- How the foetus develops in the uterus.
- How the media and social media influence understanding and attitude towards sexual health.
- How good relationships can promote mental wellbeing.
- The law relating to the sexual behaviour of young people.
- Where to go for help and advice such as the GUM clinic.
Students will have considered:
- The benefits of sexual behaviour within a committed relationship.
- How they see themselves affects their self-confidence and behaviour.
- The importance of respecting differences in relation to gender and sexuality.
- How it feels to be discriminated against.
- The issues relating to early sexual activity.
- The unacceptability of prejudice and homophobic bullying.
- What rights and responsibilities mean in a relationship.
See appendix A for subject-by-subject curriculum.
Key Stage 4
By the end of Key Stage 4 students will be able to:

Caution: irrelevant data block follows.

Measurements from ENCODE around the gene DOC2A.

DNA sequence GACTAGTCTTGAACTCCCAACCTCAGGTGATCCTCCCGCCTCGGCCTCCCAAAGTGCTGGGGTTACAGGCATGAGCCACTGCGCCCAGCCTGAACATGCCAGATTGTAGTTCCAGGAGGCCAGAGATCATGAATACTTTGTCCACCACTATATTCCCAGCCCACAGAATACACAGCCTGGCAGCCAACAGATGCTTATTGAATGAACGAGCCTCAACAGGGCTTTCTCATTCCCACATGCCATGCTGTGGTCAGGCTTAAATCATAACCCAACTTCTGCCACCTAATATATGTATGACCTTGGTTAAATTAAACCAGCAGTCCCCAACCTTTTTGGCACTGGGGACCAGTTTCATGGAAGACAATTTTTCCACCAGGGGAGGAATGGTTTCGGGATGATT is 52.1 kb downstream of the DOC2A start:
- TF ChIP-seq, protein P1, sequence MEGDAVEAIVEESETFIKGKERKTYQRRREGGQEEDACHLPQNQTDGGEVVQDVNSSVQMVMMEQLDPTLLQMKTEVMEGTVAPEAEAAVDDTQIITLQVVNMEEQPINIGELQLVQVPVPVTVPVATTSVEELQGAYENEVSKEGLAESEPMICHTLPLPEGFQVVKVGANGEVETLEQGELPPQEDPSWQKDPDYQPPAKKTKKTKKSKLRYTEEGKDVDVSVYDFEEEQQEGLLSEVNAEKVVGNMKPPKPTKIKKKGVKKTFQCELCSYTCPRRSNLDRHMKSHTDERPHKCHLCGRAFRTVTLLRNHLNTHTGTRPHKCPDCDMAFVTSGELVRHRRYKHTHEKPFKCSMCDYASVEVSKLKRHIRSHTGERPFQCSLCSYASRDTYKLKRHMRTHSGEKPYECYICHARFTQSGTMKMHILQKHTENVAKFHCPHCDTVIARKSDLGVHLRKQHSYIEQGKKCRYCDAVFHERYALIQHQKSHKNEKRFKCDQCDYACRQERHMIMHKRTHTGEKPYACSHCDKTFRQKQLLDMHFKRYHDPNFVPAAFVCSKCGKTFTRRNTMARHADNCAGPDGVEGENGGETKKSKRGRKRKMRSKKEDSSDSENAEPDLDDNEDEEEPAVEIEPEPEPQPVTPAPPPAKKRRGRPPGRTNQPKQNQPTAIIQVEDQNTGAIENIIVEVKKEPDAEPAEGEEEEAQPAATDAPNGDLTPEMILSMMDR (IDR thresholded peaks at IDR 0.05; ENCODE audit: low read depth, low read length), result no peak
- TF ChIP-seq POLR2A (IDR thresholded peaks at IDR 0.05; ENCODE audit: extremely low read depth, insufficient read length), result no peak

- Recognise the influences and pressures around sexual behaviour and respond appropriately and confidently seek medical advice.
- Manage emotions associated with changing relationships with parents and friends.
- See both sides of arguments and express and justify personal opinion.
- Have the determination to stand up for their beliefs and values.
- Make informed choices about their lifestyle which promote personal wellbeing.
- Have the confidence to assert themselves and challenge inappropriate behaviour.
- Develop qualities of empathy and sympathy and the ability to respond emotionally to the range and depth of feelings within close relationships.
- Work co-operatively with a range of people who are different from themselves.
Students will know and understand: